At first glance, seeing a rookie with limited minor league experience on the mound for the Detroit Tigers, one might have brushed this one aside as yet another loss, which would have been the club’s fifth straight. Instead, that rookie, Buck Farmer, held his own and the Tigers’ bats awoke to claim a come-from-behind victory, 8-4, before a sellout crowd at Comerica Park.
A couple of the leaders of the Tigers spoke up prior to this game. Torii Hunter said that the team needs to dig deep to find energy to win games and that “we’re going to have to fight.” Justin Verlander addressed the fans and media freaking out over the second-place team by stating “I don’t think anybody will stop panicking until we win the World Series.”
In appeared early on, these statements would ring hollow.
As they often have during their recent road doldrums, the Tigers grabbed the early lead. Nick Castellanos hit a triple which chased home Victor Martinez for a 1-0 lead. Farmer, who pitched well all night long considering just two weeks ago he was pitching in Single-A, allowed the Pirates to tie it and two innings later, he allowed a Travis Snider three-run knock to push the score to 4-1.
Four runs with a rookie pitcher on the mound and with the bullpen looming–well it did not spell success for the Tigers’ anemic offense, which hit sub .230 on the recent 2-7 road trip.
It all changed in the bottom of the fifth when Alex Avila hit his second homer in as many nights. Miguel Cabrera came within a whisker of pulling the Tigers in front with a long homer but the deep out brought home Ezequiel Carrera. V-Mart brought him home to tie it at 4.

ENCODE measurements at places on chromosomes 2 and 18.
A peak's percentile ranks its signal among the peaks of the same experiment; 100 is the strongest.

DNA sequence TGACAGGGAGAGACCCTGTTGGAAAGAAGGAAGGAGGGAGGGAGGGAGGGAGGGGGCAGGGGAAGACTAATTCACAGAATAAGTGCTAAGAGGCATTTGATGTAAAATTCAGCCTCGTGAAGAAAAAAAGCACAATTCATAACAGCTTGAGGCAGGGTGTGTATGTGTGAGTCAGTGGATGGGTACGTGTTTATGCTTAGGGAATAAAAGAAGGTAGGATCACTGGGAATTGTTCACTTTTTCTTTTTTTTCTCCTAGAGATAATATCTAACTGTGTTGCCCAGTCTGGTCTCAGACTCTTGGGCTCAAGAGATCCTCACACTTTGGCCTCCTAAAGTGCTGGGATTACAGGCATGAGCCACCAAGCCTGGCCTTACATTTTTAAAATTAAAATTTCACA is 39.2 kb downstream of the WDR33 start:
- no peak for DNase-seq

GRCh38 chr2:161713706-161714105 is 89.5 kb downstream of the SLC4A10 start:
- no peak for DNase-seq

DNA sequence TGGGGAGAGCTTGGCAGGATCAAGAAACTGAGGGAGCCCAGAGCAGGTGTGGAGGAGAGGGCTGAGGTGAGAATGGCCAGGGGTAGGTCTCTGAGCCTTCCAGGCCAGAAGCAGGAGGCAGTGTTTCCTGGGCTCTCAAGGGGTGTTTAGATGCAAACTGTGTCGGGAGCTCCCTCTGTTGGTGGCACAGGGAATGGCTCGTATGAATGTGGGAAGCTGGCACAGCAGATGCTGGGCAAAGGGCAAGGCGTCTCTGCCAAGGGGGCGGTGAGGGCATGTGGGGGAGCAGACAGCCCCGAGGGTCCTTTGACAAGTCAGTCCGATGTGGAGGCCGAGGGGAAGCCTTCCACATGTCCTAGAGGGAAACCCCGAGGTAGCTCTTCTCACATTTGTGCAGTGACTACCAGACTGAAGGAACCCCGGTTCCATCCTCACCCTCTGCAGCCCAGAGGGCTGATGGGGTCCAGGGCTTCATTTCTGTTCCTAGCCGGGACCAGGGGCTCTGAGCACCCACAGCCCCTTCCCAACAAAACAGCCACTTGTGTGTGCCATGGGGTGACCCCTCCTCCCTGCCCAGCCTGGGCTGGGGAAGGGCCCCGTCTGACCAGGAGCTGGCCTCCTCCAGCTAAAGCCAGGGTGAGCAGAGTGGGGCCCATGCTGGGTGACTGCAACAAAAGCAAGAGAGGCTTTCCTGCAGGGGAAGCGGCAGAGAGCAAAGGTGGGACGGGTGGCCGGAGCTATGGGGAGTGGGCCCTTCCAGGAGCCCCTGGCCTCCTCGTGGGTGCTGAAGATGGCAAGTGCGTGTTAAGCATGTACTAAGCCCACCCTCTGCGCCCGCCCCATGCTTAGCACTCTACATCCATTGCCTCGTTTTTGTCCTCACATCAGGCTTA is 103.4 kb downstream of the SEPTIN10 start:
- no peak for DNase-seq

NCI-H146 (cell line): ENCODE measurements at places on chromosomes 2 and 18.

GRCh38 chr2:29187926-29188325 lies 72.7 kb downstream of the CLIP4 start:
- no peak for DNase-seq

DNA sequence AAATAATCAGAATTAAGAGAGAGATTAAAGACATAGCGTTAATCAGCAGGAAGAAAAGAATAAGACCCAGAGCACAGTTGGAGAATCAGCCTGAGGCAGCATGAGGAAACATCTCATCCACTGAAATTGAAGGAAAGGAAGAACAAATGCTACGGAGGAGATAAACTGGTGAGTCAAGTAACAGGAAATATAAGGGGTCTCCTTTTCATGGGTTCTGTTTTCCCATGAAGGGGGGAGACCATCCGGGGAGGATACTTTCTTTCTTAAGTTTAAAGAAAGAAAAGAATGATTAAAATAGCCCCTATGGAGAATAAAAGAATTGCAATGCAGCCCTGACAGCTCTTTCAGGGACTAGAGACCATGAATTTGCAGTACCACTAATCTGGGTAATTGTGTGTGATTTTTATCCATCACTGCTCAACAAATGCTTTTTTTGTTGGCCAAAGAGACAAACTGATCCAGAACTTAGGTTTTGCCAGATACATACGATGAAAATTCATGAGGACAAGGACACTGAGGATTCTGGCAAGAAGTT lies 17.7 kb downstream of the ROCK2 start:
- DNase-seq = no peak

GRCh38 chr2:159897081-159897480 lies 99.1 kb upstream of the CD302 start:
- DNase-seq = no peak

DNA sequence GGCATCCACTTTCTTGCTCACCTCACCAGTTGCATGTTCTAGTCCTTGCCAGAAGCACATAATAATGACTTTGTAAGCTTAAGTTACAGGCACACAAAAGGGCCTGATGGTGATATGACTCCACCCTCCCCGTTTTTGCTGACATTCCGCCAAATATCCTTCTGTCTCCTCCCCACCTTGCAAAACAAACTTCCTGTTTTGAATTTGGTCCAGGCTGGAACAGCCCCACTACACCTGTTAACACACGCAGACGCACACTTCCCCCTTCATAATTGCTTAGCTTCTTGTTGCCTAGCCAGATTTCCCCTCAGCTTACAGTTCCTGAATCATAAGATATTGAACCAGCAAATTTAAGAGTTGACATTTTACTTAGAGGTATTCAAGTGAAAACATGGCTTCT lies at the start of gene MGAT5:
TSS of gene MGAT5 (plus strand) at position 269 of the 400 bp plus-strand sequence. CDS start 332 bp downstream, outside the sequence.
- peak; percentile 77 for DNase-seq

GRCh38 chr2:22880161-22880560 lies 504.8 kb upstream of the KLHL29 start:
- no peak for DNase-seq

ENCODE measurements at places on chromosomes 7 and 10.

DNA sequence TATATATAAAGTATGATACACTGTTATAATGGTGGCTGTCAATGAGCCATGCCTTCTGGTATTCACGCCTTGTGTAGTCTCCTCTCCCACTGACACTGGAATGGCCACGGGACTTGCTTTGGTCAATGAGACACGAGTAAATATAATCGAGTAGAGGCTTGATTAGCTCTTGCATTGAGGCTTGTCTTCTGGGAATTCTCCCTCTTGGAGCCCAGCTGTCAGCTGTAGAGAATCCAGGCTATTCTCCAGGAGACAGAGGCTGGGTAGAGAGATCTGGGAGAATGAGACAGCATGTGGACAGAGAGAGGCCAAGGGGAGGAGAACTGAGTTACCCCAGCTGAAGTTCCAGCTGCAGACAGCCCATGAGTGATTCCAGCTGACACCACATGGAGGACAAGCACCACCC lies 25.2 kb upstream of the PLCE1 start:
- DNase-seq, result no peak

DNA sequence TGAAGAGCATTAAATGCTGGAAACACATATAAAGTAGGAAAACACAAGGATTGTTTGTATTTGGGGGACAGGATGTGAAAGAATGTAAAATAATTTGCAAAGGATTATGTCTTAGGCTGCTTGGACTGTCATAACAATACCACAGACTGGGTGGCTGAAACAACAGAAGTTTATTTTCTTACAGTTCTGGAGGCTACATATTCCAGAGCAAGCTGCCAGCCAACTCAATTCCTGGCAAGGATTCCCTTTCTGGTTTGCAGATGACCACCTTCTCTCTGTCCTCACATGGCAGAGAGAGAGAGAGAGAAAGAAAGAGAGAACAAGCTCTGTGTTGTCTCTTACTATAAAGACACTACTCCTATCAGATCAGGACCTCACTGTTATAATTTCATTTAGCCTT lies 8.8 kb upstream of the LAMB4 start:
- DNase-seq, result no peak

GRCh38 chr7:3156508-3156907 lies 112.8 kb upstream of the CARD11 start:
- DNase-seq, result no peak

Detroit grabbed the lead in the sixth inning when Nick Castellanos hit a solo shot. Then they poured it on (haven’t heard that much recently) with three runs in the seventh inning. The cold Tigers’ bats got warm, notching a dozen hits.
Farmer showed a lot of poise in his first major league start, going five innings, allowing four runs on six hits, striking out four batters. After Blaine Hardy held down Pittsburgh for two innings, Joba Chamberlain came in for the eighth inning and worked around a one-out walk for no damage.
Joe Nathan came into the ninth inning in a non-save situation and immediately drew the ire of the crowd by walking the first two batters he faced. The maligned closer threw 17 pitches before recording the first out. A nifty double-play ball, where Castellanos stepped on third and threw to first base ended the game and preserved the win.